"/ruby/2.6.6/lib/ruby/gems/2.6.0/gems/actionpack- `status_code_for_exception'",
"/ruby/2.6.6/lib/ruby/gems/2.6.0/gems/actionpack- `status_code'",
"/ruby/2.6.6/lib/ruby/gems/2.6.0/gems/actionpack- `render_for_browser_request'",
"/ruby/2.6.6/lib/ruby/gems/2.6.0/gems/actionpack- `render_exception'",
"/ruby/2.6.6/lib/ruby/gems/2.6.0/gems/web-console-3.7.0/lib/web_console/extensions.rb:28:in `render_exception_with_web_console'",
"/ruby/2.6.6/lib/ruby/gems/2.6.0/gems/actionpack- `rescue in call'",
"/ruby/2.6.6/lib/ruby/gems/2.6.0/gems/actionpack- `call'",
"/ruby/2.6.6/lib/ruby/gems/2.6.0/gems/web-console-3.7.0/lib/web_console/middleware.rb:135:in `call_app'",
"/ruby/2.6.6/lib/ruby/gems/2.6.0/gems/web-console-3.7.0/lib/web_console/middleware.rb:30:in `block in call'",
"/ruby/2.6.6/lib/ruby/gems/2.6.0/gems/web-console-3.7.0/lib/web_console/middleware.rb:20:in `catch'",
"/ruby/2.6.6/lib/ruby/gems/2.6.0/gems/web-console-3.7.0/lib/web_console/middleware.rb:20:in `call'",
"/ruby/2.6.6/lib/ruby/gems/2.6.0/gems/actionpack- `call'",
"/ruby/2.6.6/lib/ruby/gems/2.6.0/gems/railties- `call_app'",
"/ruby/2.6.6/lib/ruby/gems/2.6.0/gems/railties- `block in call'",
"/ruby/2.6.6/lib/ruby/gems/2.6.0/gems/activesupport- `block in tagged'",
"/ruby/2.6.6/lib/ruby/gems/2.6.0/gems/activesupport- `tagged'",
"/ruby/2.6.6/lib/ruby/gems/2.6.0/gems/activesupport- `tagged'",
"/ruby/2.6.6/lib/ruby/gems/2.6.0/gems/railties- `call'",
"/ruby/2.6.6/lib/ruby/gems/2.6.0/gems/sprockets-rails-3.2.2/lib/sprockets/rails/quiet_assets.rb:13:in `call'",
"/ruby/2.6.6/lib/ruby/gems/2.6.0/gems/actionpack- `call'",
"/ruby/2.6.6/lib/ruby/gems/2.6.0/gems/actionpack- `call'",
"/ruby/2.6.6/lib/ruby/gems/2.6.0/gems/rack-2.2.3/lib/rack/method_override.rb:24:in `call'",
"/ruby/2.6.6/lib/ruby/gems/2.6.0/gems/rack-2.2.3/lib/rack/runtime.rb:22:in `call'",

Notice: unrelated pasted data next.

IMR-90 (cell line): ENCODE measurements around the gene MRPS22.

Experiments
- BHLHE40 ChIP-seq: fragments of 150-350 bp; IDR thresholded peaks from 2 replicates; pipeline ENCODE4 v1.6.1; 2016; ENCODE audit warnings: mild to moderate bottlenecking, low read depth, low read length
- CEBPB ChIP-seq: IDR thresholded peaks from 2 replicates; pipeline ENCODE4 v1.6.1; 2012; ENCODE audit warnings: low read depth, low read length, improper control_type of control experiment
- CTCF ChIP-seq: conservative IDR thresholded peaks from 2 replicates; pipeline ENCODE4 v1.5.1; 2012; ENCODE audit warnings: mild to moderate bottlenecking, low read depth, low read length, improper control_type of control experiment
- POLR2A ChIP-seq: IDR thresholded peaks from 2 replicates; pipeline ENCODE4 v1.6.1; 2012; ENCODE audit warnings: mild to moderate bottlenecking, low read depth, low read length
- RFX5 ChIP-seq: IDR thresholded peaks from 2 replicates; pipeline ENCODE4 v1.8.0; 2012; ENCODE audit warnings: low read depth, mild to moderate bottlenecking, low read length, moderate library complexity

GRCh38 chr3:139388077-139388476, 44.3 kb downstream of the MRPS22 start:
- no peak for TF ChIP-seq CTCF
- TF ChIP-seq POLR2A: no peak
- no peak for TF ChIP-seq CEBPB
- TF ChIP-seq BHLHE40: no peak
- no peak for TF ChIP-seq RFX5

"/ruby/2.6.6/lib/ruby/gems/2.6.0/gems/activesupport- `call'",
"/ruby/2.6.6/lib/ruby/gems/2.6.0/gems/actionpack- `call'",
"/ruby/2.6.6/lib/ruby/gems/2.6.0/gems/actionpack- `call'",
"/ruby/2.6.6/lib/ruby/gems/2.6.0/gems/rack-2.2.3/lib/rack/sendfile.rb:110:in `call'",
"/ruby/2.6.6/lib/ruby/gems/2.6.0/gems/railties- `call'",
"/ruby/2.6.6/lib/ruby/gems/2.6.0/gems/puma-3.12.6/lib/puma/configuration.rb:227:in `call'",
"/ruby/2.6.6/lib/ruby/gems/2.6.0/gems/puma-3.12.6/lib/puma/server.rb:706:in `handle_request'",
"/ruby/2.6.6/lib/ruby/gems/2.6.0/gems/puma-3.12.6/lib/puma/server.rb:476:in `process_client'",
"/ruby/2.6.6/lib/ruby/gems/2.6.0/gems/puma-3.12.6/lib/puma/server.rb:334:in `block in run'",
"/ruby/2.6.6/lib/ruby/gems/2.6.0/gems/puma-3.12.6/lib/puma/thread_pool.rb:135:in `block in spawn_thread'"

Starting from the bottom, we can see the full path that leads us to executing status_code_for_exception. Tracing our way backwards from status_code_for_exception, we eventually find where the ExceptionWrapper is created:

def render_exception(request, exception)
  backtrace_cleaner = request.get_header("action_dispatch.backtrace_cleaner")
  wrapper =, exception)

We drop a binding.irb in here, and it looks like the exception is always our RuntimeError. It looks like something inside of ExceptionWrapper is doing something to change this to an ActiveRecord::RecordNotFound exception.

Walk Away 🔗

We’ve been at this for a while, and we’ve got a lead to track down, but at this point, let’s take a break. We should clean up our mess by restoring actionpack back to how it was before.

bundle pristine

Let’s take stock in what we’ve done:

  • Identified that Rails has a list of exceptions that it maps to specific HTTP status codes.
  • Used bundle open to manipulate the source code of our dependency.
  • Inserted a binding.irb to play around in a method that we think is interesting, and asked where it’s being invoked with caller.
  • Confirmed that what’s calling our class in question is always passing it a RuntimeError.

We still don’t know where the ActiveRecord::RecordNotFound exception is coming from.

We’ll take another look at this with fresh eyes in our next post.

This post originally published on The Gnar Company blog.